Referring to FIGS. 1-3, the printer feeder 10 includes a frame assembly 12. The frame assembly 12 includes a support frame 14 that is generally rectangular. The support frame 14 includes casters 16 for easy transport of the printer feeder 10 and legs 18 for leveling and stabilizing the printer feeder 10 at a desired location. A second frame or print table 20 is oriented above the support frame 14 by the legs 22. A pair of side rails 24 extends from the print table 20. As particularly shown in FIGS. 1 and 3, the printer feeder 10 is shown in operational engagement with a host pocket 26 of a binding line. The host pocket 26 shown is produced by Muller Martini of Switzerland, however, the printer feeder 10 can be adapted to be operational with host pockets from other manufacturers such as, for example, Heidelberg or Sitma. The print table 20 and the side rails 24 are secured to the host pocket 26.
A support rail 28 extends downwardly from each side rail 24 and is connected to a hopper frame 30. The hopper frame 30 is supported by the support frame 14. Preferably, the print table 20 is positioned at a height above the hopper frame 30. However, it should be noted that the hopper frame 30 may be at the same or an elevated height relative to the print table 20. The hopper frame 30 supports a plurality of hopper feeder assemblies 32. Two hopper feeder assemblies 32 a and 32 b are shown in the figures, however, it should be noted that more than two hopper feeder assemblies 32 is contemplated and can be employed with the present invention.
Referring now to FIGS. 4-6, the hopper feeder assemblies 32 are best shown. As shown, the hopper feeder assemblies 32 are identical and therefore only one will be hereafter described. However, it should be noted that the hopper feeder assemblies 32 do not have to be identical. If desired, the assemblies 32 may vary from one to the other.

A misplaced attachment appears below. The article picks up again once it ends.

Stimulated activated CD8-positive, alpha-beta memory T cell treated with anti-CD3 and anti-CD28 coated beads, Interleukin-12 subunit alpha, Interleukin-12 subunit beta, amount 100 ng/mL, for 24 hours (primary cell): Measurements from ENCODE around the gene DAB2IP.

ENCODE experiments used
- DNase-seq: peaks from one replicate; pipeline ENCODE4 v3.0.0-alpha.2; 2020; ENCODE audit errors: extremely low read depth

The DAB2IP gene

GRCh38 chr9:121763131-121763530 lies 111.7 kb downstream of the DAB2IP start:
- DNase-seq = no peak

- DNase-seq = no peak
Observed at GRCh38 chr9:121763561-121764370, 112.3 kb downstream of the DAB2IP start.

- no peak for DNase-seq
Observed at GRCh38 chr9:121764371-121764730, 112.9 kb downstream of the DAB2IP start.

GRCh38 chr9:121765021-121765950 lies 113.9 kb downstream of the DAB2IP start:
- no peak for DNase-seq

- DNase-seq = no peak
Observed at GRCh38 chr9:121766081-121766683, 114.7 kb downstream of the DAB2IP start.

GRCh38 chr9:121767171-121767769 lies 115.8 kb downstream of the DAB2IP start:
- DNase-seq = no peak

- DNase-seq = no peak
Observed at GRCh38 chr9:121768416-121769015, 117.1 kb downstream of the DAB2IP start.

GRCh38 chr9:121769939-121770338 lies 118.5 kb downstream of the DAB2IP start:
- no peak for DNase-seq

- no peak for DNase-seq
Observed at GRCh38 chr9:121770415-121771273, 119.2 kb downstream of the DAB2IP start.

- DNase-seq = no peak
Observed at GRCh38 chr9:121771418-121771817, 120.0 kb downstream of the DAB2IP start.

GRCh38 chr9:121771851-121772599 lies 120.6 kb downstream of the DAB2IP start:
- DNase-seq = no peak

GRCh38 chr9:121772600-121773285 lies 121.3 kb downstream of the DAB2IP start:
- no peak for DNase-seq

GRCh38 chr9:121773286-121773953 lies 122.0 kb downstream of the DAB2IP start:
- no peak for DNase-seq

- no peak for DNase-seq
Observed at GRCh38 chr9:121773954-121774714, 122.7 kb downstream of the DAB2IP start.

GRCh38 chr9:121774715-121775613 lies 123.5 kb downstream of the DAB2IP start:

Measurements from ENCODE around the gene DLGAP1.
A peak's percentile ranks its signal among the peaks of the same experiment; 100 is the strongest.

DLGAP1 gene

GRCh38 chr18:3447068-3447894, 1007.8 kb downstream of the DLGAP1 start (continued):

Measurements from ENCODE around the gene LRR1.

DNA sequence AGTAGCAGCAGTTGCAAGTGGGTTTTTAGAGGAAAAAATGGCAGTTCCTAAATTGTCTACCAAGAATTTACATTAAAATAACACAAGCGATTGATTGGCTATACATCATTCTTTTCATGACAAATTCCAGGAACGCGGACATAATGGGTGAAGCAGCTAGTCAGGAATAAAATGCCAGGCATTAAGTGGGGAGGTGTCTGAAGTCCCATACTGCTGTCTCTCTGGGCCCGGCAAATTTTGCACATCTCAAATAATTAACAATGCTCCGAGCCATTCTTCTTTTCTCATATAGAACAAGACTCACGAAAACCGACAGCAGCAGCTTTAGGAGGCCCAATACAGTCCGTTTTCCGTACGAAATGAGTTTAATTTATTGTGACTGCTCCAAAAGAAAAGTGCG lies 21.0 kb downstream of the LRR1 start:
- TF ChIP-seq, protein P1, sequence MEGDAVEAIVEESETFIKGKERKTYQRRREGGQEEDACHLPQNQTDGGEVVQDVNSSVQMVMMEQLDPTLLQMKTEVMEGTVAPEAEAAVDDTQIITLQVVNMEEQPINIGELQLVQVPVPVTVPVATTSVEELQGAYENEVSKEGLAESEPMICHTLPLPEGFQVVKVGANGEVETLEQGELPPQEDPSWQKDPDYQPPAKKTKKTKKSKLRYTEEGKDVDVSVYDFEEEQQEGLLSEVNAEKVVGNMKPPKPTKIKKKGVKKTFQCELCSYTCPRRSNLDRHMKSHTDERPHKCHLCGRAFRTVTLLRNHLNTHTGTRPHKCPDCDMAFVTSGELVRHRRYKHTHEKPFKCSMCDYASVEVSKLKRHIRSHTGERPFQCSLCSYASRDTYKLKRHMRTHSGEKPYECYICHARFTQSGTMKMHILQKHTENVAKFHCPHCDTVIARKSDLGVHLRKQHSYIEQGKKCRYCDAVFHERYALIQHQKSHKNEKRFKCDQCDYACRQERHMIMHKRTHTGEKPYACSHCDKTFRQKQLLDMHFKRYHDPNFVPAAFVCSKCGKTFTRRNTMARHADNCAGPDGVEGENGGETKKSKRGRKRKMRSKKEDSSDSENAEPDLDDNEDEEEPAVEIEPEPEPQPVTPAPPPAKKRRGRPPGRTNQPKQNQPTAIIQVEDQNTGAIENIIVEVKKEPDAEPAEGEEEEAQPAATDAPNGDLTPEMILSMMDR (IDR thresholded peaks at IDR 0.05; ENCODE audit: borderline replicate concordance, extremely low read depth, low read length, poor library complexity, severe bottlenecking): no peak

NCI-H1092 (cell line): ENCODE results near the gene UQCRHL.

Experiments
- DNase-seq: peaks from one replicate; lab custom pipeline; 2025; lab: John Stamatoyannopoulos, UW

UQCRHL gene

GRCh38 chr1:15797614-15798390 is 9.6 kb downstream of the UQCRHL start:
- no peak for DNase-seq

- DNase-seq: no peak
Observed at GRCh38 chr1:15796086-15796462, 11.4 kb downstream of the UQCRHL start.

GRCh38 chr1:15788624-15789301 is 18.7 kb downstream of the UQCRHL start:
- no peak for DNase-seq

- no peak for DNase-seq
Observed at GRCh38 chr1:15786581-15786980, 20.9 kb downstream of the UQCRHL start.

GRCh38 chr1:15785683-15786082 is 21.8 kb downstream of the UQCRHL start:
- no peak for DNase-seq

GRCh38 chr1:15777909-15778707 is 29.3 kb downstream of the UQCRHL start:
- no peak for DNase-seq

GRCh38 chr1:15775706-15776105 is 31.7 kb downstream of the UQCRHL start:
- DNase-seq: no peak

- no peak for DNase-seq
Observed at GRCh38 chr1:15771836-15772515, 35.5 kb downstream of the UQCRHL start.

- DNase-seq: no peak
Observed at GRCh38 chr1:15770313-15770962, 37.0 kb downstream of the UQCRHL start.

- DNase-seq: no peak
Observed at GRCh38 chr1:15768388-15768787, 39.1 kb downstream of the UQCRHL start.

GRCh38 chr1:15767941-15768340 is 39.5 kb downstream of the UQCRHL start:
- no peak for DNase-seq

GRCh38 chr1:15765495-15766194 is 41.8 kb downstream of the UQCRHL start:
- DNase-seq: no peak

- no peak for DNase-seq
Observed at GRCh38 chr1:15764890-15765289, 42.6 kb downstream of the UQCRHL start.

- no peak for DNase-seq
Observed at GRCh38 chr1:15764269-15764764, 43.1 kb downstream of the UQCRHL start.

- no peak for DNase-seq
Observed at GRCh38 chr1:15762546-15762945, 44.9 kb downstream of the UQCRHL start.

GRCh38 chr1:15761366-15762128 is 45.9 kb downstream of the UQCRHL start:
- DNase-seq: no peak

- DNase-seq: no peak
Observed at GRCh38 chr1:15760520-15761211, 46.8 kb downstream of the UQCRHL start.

The hopper feeder assembly 32 includes a supply hopper 34 for supporting a stack of one type of signature. The supply hopper 34 includes a pair of corner guides 36 and a plurality of side guides 38, all for supporting and aligning the signatures in the stack. Preferably, the corner guides 36 contain the corners of the signatures adjacent the spine. The supply hopper 34 is in operational engagement with a feeding mechanism, often referred to as an auxiliary feeder 40. Auxiliary feeders are well known in the art and a conventional auxiliary feeders, such as that shown and described in U.S. Pat. No. 5,100,116 which is herein incorporated by reference, can be utilized in the printer feeder 10. Accordingly, the structure and function of the auxiliary feeder will only be generally described hereafter.
The feeder 40 as shown in FIGS. 4 and 5 includes a frame 42. A shaft 44 is supported for rotation by the frame 42. A pickup drum 46 is mounted for rotation on the shaft 44. Preferably, the pickup drum 46 includes a pair of spaced discs 48 having thereon grippers 50. A cam system 52 is also mounted on the shaft 44 and controls the selective opening and closing of the grippers 50. A feed assembly 54 indexes the signatures in the supply hopper 34.
The end of the shaft 44 carries a sprocket 56 driven by a belt 58. The belt 58 is entrained about the sprocket 56 and two lower idler sprockets 60, 62. The sprocket is driven by a drive mechanism 64 which will be later described. Clockwise rotation of the shaft (with reference to FIGS. 4 and 5) will cause the feeding assembly 54 to selectively extract the bottom most signature in the stack with the grippers 50 closing to rotate the extracted signature from the supply hopper 34 via the pickup drum 46. Once the pick up drum 46 has rotated also clockwise approximately 180 degrees, the cam system 52 effects the opening of the grippers 50 to release or drop the extracted signature onto a conveyor assembly 66, preferably in a spine leading orientation.